Instead of indignantly stamping our feet and wailing about how unfair it all is, we should use it as an opportunity to learn from our past mistakes, embrace new opportunities and ditch some of our unacceptable behaviours.

It’s serves no purpose to be resentful that users are deserting what we’ve traditionally sold to them.

If they’re not distinguishing between ‘Journalism’ and ‘Content’ we must focus on the message as much as the medium.

The public remember our failings over WMDs, the controversies over Hutton, the New York Times’ Jayson Blair incident and allegations of TV fakery in Britain.

The old order of journalism has many questions it has to answer.


The digital revolution is a phrase that I’ve long loathed. But the more I think about this question, the closer I come to the conclusion that this is what we’re going through.

Whether a revolution appears as a crisis depends on where you’re standing.

For the bourgeoisie, the French revolution was a crisis, for the disadvantaged, it was an opportunity to change the status quo.

 Similarly while it may be a catastrophe for some older correspondents who take issue at the idea of having to blog, or self-edit their packages on Avid, for skilled young journalists who been cutting video they’ve shot on their mobiles for years, new technology offers another medium to tell great stories.

We ARE in a new age.  And it’s not going to be the last challenge we face.

But good journalism is not in crisis. This period of self-assessment we’re in has seen the rise of a much needed academic assessment of our trade.

Combined with the process of trial and error with new media I’m convinced this will lead to a much needed maturity in journalism that will help distinguish GOOD journalism from the masses of content that is on offer.

Quality will always be at a premium.

Cast Jude Law’s in your own Dior Homme ad campaign

Jude Law doesn’t have a patch on David Gandy (the Dolce & Gabbana model featured in a post below) but the Dior Homme online ad campaign is genius. It encourages users to edit their own version of the ad online, with the best submission being rewarded with a trip for two to the Bahamas.

Just stumbled across this on Corriere‘s front page so not sure if it’s an international campaign or not but loving the combination of creativity, interactivity and new technology. Pretty cutting edge for a fashion brand.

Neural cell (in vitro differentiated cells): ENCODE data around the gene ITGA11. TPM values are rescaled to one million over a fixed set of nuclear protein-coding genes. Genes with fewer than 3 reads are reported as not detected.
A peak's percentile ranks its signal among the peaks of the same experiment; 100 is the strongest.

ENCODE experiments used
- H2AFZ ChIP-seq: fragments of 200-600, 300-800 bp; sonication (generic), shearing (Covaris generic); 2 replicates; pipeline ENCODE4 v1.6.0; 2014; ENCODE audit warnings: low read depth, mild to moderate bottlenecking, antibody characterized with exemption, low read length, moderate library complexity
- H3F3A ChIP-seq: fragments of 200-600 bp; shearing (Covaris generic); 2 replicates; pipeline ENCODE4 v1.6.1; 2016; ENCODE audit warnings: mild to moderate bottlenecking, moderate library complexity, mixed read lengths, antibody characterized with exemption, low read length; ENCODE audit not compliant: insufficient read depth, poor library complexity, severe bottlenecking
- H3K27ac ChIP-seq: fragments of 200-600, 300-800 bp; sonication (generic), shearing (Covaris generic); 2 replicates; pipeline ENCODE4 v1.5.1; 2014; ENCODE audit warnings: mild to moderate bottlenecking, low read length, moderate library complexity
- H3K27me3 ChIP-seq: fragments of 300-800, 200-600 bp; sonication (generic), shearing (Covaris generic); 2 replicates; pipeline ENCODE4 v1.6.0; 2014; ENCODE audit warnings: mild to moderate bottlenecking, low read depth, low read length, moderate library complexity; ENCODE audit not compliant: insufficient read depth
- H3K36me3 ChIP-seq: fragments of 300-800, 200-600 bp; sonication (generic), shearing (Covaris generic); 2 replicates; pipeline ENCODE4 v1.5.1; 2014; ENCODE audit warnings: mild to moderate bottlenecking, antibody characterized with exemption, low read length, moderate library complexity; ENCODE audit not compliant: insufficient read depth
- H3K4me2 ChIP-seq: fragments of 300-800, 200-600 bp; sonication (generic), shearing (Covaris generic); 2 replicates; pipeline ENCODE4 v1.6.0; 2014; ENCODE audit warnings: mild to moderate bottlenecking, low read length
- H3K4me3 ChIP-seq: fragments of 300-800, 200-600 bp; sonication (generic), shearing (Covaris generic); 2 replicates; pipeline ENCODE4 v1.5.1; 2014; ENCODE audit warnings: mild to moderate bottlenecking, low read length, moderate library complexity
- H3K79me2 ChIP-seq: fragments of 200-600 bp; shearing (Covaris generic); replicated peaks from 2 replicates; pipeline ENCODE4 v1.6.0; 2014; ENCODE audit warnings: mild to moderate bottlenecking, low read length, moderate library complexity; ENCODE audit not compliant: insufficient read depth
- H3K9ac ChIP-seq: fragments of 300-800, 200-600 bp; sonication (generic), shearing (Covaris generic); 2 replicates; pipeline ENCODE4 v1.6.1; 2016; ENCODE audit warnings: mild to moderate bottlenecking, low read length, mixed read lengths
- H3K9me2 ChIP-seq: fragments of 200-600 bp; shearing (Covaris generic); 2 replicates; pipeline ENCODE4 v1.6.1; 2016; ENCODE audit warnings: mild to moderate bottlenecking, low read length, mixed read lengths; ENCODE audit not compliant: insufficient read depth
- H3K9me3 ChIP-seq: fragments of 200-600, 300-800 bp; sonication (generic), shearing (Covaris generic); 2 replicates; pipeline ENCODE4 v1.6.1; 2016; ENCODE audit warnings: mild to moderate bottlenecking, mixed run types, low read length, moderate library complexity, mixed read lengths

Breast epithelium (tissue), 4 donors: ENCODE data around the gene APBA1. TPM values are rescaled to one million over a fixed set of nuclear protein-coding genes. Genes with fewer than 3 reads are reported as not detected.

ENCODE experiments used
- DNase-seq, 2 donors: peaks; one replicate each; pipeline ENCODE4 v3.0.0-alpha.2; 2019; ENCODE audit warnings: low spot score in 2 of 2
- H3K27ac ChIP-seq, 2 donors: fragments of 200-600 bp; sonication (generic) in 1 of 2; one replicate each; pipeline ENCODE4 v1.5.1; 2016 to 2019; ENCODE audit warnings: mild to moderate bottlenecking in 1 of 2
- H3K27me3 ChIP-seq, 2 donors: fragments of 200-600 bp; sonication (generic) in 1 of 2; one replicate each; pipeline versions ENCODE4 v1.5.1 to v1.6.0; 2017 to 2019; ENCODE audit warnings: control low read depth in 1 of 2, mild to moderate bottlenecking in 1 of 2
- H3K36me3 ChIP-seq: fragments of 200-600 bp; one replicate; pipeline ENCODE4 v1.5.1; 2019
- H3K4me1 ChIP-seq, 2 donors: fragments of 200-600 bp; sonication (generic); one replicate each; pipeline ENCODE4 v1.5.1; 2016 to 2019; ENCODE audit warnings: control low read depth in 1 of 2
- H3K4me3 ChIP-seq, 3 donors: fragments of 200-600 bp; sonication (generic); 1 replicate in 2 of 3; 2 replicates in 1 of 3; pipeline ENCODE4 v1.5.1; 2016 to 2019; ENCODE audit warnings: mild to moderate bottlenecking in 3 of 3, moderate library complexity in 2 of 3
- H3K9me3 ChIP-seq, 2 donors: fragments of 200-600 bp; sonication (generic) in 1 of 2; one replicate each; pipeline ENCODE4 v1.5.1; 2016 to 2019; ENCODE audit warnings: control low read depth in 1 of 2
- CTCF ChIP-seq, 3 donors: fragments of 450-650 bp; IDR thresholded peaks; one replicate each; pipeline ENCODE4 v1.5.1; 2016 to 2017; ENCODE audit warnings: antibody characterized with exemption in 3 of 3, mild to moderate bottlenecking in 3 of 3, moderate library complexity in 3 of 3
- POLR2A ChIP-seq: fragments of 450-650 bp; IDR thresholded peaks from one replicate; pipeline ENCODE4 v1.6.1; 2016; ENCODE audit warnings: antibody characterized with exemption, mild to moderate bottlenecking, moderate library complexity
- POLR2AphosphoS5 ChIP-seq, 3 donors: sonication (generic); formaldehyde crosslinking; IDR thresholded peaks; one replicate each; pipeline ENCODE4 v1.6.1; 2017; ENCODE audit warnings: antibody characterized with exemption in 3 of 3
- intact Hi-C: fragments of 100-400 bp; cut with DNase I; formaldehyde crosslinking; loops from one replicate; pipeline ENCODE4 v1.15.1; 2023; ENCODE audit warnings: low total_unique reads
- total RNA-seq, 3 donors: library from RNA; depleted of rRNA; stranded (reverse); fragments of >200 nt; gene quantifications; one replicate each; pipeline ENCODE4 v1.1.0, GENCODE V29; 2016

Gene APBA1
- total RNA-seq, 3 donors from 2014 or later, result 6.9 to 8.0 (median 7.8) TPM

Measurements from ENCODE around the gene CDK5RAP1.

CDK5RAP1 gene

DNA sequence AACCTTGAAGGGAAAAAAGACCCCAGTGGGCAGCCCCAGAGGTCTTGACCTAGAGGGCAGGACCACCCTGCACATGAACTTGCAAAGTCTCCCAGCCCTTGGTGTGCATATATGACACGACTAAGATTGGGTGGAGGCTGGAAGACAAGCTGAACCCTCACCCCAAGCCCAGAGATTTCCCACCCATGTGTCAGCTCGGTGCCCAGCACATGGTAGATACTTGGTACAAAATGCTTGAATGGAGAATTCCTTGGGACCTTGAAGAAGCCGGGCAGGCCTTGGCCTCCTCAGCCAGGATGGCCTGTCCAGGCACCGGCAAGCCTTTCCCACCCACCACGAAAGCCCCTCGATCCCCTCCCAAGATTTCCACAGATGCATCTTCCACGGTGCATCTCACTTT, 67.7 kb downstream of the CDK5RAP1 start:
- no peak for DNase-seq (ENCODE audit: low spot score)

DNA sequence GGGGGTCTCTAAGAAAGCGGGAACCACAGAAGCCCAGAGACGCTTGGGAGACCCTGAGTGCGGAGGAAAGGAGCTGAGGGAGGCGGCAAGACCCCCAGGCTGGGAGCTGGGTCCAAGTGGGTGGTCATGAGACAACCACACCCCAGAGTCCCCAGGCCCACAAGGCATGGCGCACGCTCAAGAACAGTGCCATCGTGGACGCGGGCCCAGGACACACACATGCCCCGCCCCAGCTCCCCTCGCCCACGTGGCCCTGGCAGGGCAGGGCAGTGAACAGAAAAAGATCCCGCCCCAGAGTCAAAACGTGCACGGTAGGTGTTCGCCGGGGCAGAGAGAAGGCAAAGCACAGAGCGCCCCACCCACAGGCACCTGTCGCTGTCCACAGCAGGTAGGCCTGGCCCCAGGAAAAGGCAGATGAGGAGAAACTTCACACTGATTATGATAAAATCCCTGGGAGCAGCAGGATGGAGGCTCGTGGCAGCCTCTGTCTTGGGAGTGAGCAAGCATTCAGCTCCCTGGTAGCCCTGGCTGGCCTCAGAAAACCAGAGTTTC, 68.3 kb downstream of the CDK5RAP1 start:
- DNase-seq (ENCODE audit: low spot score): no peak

The hipster is dead, long live the hipster

I’ve never really got the point of Adbuster. I decided to give it another shot a couple of weeks ago while sipping a delicious Dark Mocha Frappucino (love those crunchy bits) at Borders and in the process came across a fascinating article on the death of the hipster.

Admittedly it pooh poohs the whole ethos that this site represents but it was so darn well relevent that I can’t help urging you to read it.

Nat Weller – a chip off the old block

I love Paul Weller. You Do Something To Me is one of the most beautiful songs ever, definitely a contender a first wedding dance list (very square to have such things in mind, I’ll admit).

So I guess it shouldn’t be a surprise that is son Nat is so hot. So I start googling him to find out more then stumble across a clip of him on YouTube. In the space of three seconds I went from mad lust to complete disillusionment.  

Video lays bare all your flaws. If a picture is worth a thousand words then video surely equates to a million pictures.

Party time


Off topic again but this time I’m unapolagetic. It’s my birthday tomorrow and I can’t wait! The past 365 days have been fabulous. Admittedly it’s been an epic journey.

I’ve learnt a lot about life and myself and others. Best of all it’s been a year in which I been able to put lessons learned from past mistakes into practice.

I’m ecstatic about the potential that the next year will bring. The one thing that’s certain is that it’ll be a hard slog but to be honest, I wouldn’t wish to be any other way. 

Here’s a toast in celebration of life’s unending potential.

Why being a pseudo hip Brick Lane joint doesn’t excuse bad coffee

Oh dear. The rants are lining up! Popped into the coffee store on Brick Lane that has free WiFi. Nice that isn’t it – free WiFi? But since when does free WiFi justify undrinkable coffee?

Really, the dudes who run this place are already taking the mick by decking out what is basically a former sweatshop with hipsterish (read battered) furniture and passing it off as a trendy coffe joint. To then charge £2.50 for a hideous brown liquid they claim is coffee is obscene!!!

Don’t make the same mistake I made, go to Coffee@ Brick Lane at 154 Brick Lane instead.